1. Cotswold Farm Park Home of Rare Breed Conservation
Established in 1971, Cotswold Farm Park can be aptly described as a pageant of history on four legs. Alongside the serious aims of conservation and education, visitors of all ages will find themselves easily entertained. On display is an unrivalled collection of rare breeds of British farm animals including sheep, cattle, pigs, goats, horses, poultry and waterfowl. Why not take a stroll along the Wildlife Walk, enjoy a Horse Fun Ride or take a break in the Cotswold Kitchen cafe.
2. Westbury Court Garden
Originally laid out between 1696 and 1705, Westbury Court is the only restored Dutch water garden in the country a rare and beautiful survival. Visitors can explore canals, clipped hedges and working 17th century vegetable plots, and dicover many old varieties of fruit trees. Westbury court is reputedly home to England’s oldest evergreen oak and contains many other 16th and 17th-century trees and shrubs.
Bourton-on-the-Water is is often referred to as the Venice of the Cotswolds. The River Windrush runs right through the centre, and the combination of clear sparkling water and the attractive low bridges make this a popular destination. Houses are built in the traditional honey coloured Cotswold stone. Attractions including the Model Village and Birdland. Visit nearby Salmonsbury Meadows wildlife reserve, or simply stroll around the village and shops, stopping off in a pub for a leisurely drink.
4. Dyrham Park, 17th Century Mansion, Deer Park and Gardens
Dyrham Park is a spectacular late 17th-century ‘William and Mary’ mansion, nestling in 274 acres of ancient garden and deer park. The lavish 17th-century collections reflect the fashion for all things Dutch and the Victorian domestic quarters give an insight into life below stairs. There are elegant formal gardens, woodland, and lakes to explore. Dyrham Park was also the film location for Remains of the Day (1993). Facilities include a shop/plant sales and cafe/restaurant.
5. The National Waterways Museum, Gloucester
Housed over three storeys in a Victorian warehouse in the heart of the citys historic Gloucester Docks, The National Waterways Museum recreates the story of the people who lived and worked on the canals. Hear tales from former workers, see historic craft and discover how fortunes were made and lost through the museums interactive share game. The boat collection includes narrow-boats, river barges, canal and river tugs, as well as a steam powered dredger.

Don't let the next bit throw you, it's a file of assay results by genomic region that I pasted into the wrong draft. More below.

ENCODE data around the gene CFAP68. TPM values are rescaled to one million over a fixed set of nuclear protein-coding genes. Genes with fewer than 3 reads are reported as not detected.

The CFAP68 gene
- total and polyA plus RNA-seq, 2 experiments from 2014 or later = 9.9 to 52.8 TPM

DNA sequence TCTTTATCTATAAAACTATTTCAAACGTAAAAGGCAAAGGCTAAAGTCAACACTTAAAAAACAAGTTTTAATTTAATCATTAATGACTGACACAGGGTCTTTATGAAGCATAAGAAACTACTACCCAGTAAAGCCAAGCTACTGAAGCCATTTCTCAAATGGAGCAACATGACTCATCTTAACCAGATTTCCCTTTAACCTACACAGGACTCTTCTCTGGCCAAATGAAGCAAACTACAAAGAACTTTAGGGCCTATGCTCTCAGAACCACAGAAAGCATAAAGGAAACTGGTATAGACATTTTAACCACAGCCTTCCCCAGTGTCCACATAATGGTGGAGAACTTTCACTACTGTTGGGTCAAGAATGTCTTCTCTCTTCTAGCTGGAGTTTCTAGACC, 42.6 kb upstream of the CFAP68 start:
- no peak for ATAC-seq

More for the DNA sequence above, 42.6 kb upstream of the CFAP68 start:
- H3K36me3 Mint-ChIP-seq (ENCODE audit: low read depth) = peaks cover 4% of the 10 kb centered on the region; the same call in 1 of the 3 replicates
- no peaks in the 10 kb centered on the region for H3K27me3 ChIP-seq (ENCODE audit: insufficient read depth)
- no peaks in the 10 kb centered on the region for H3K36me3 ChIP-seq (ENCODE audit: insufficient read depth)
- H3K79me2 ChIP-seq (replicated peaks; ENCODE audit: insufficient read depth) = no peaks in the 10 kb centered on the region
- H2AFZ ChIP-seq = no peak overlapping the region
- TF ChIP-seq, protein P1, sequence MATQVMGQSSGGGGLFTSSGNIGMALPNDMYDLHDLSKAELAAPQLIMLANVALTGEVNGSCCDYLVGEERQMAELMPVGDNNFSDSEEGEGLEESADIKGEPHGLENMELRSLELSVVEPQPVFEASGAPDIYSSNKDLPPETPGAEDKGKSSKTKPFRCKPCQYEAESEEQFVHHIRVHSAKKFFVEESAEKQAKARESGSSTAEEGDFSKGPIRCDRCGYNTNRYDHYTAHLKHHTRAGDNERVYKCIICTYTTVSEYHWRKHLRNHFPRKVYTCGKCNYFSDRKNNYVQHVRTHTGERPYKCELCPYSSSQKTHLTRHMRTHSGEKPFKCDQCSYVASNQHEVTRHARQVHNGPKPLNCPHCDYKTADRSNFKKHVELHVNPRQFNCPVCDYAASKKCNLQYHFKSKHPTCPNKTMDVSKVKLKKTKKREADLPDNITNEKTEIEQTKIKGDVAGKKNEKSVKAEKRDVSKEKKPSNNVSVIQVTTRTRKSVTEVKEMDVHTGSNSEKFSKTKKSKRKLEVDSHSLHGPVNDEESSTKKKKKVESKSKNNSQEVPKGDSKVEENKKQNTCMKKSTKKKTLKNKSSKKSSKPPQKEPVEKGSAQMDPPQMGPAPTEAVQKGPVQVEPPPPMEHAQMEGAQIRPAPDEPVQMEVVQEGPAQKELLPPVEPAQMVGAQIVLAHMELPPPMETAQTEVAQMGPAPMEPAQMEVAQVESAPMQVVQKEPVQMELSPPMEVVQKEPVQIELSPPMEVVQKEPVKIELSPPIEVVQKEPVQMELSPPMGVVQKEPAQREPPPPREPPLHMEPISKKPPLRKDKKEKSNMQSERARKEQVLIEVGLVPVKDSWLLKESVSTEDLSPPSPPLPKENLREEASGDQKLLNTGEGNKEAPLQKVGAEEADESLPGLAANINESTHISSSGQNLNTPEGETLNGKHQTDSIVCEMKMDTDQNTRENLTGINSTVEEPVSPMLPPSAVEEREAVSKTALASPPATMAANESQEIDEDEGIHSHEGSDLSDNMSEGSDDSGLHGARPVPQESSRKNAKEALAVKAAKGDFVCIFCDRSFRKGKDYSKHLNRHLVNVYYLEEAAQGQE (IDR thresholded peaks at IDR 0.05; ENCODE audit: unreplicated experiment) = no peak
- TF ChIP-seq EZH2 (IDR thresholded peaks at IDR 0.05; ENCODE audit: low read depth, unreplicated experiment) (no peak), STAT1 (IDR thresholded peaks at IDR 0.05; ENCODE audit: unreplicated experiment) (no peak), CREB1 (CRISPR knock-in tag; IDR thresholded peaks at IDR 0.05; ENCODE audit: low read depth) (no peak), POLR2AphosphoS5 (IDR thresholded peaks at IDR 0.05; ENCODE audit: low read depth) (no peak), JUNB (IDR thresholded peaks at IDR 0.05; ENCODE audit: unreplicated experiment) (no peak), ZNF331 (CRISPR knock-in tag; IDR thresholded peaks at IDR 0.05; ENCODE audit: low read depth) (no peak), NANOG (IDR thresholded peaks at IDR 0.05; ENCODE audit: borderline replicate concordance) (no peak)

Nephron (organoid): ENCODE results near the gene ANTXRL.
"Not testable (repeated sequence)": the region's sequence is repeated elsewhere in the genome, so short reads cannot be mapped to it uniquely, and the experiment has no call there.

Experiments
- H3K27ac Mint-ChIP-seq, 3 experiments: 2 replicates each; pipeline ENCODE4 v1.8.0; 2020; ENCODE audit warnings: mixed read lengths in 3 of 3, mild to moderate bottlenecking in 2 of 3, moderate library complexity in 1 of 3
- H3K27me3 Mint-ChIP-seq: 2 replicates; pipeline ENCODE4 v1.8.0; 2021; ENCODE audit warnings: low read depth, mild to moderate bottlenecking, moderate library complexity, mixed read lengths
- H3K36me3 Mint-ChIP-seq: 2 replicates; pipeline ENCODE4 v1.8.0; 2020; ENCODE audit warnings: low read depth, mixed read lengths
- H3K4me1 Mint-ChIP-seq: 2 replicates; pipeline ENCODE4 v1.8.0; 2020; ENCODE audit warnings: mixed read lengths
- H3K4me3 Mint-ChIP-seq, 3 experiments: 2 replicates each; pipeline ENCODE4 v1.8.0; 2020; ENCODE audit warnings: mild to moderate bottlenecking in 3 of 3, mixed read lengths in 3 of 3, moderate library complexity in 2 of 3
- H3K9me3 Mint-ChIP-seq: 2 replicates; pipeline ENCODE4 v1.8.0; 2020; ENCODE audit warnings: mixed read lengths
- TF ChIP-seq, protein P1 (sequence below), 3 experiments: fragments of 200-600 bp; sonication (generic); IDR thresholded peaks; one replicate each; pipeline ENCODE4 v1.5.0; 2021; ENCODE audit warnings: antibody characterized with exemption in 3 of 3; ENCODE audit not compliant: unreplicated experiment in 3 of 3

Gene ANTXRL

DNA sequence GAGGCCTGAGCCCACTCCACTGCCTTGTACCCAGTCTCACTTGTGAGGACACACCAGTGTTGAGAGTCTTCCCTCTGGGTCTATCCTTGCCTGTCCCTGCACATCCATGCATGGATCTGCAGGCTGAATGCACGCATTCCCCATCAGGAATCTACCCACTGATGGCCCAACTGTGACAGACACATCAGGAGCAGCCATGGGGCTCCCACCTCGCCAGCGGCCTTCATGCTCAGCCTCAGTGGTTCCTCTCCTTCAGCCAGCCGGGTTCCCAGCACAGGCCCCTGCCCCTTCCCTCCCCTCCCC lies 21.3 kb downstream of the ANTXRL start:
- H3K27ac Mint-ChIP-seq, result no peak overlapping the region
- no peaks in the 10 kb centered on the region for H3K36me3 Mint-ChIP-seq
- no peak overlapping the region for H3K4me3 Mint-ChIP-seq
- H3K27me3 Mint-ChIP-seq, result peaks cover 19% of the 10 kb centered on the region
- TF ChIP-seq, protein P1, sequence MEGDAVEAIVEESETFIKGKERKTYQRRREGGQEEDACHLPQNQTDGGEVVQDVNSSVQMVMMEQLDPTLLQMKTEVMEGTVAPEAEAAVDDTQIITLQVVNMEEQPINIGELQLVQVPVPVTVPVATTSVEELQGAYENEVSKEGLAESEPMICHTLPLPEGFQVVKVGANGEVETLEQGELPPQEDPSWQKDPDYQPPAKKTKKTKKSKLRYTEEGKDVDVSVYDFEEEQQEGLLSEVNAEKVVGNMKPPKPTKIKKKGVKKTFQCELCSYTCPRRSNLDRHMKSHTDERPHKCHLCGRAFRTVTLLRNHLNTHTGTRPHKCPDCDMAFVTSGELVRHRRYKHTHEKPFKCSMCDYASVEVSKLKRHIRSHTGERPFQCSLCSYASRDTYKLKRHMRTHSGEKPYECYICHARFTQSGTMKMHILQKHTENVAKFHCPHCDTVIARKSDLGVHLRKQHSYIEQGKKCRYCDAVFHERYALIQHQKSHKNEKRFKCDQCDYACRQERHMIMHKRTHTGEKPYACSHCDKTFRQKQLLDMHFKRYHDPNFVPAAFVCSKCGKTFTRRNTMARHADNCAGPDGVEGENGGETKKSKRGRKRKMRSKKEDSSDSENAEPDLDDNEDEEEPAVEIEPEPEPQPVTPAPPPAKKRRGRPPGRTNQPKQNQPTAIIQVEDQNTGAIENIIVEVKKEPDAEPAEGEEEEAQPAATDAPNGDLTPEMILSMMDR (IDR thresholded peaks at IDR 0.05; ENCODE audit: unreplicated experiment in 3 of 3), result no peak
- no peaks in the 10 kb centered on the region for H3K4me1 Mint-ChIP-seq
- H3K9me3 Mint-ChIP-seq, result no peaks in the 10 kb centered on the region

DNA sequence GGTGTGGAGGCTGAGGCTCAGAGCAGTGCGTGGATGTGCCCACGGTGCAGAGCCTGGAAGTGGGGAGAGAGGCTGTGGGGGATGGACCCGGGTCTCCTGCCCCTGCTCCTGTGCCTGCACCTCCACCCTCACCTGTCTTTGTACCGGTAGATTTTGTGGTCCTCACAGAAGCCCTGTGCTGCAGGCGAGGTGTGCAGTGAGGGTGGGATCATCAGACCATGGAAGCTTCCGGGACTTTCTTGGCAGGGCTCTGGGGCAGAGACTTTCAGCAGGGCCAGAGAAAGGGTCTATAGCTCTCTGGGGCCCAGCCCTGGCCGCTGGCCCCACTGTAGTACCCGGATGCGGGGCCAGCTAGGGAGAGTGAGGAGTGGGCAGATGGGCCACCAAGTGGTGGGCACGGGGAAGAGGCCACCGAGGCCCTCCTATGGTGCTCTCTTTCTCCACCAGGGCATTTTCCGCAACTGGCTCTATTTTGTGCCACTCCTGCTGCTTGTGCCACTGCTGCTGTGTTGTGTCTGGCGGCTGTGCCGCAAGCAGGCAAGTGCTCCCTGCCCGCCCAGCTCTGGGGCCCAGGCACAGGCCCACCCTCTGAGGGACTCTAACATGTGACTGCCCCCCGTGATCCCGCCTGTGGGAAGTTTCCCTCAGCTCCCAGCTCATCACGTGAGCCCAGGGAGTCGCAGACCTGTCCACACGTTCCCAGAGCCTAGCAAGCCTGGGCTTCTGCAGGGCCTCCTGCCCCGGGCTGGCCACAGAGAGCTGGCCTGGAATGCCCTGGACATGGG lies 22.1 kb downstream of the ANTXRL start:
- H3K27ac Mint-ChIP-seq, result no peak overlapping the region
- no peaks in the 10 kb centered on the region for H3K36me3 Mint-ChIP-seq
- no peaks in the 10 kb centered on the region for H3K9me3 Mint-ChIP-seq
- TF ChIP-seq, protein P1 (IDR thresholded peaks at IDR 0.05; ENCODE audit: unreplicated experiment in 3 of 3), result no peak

6. Chedworth Roman Villa
Chedworth Roman Villa is the 1700 year old remains of one of Britain’s largest Romano-British villas set in the heart of the Cotswolds. Discover over a mile of walls, surviving mosaics, hypocausts, bath-houses, a water shrine and latrines. Visit the museum which houses objects from the villa and an audio visual presentation. Facilities include a shop selling gifts and snacks. During the summer, exciting Living History events for children help bring archeology to life.
7. The City Museum, Gloucester
The City Museum in Gloucester houses collections including a group of iron-age treasures buried around AD 50 along with their owner, Roman and Norman archaeology and artefacts such as the Gloucester Tables Set playing pieces carved from antler. There are paintings by Turner and 17th century Dutch masters including Jan Bruegel. Alongside them are works by great 18th and 19th century British painters such as Thomas Gainsborough and John Atkinson Grimshaw.
8. Museum in the Park, Stroud
Housed in a 17th century wool merchant’s mansion with a smart modern extension, the Museum in the Park in Stroud houses more than 5,000 objects, most of which relate to the local area. They range from dinosaur and mammoth remains to Roman altars, landscape paintings and two of the world’s first lawnmowers! There’s a lively programme of exhibitions and events throughout the year, and facilities include a gift shop and cafe.
9. Keith Hardings World of Mechanical Music
The World of Mechanical Music is a museum of self playing musical instruments and automata. Listen to Rachmaninov and Gerschwin giving concert performances of their own compositions on the ‘reproducing pianos in the Victorian Drawing Room. Savour the decadence of ‘Cabaret’ with a performance from the 1920’s Berlin Cafe Piano, and hear the latest in ‘Hi-Fi’ from the1930’s on the enormous E.M.G. handmade gramophone.
10. The Cotswold Way National Trail
The Cotswold Way is a long distance walking Trail that runs between the market town of Chipping Campden in the north and the city of Bath in the south. At 102 miles long, it runs for most of its length along the Cotswold hills, and passes through many picturesque villages and close to a significant number of historic sites. These include example the Roman heritage at Bath, Sudeley Castle near Winchcombe, Hailes Abbey and many beautiful churches and historic houses.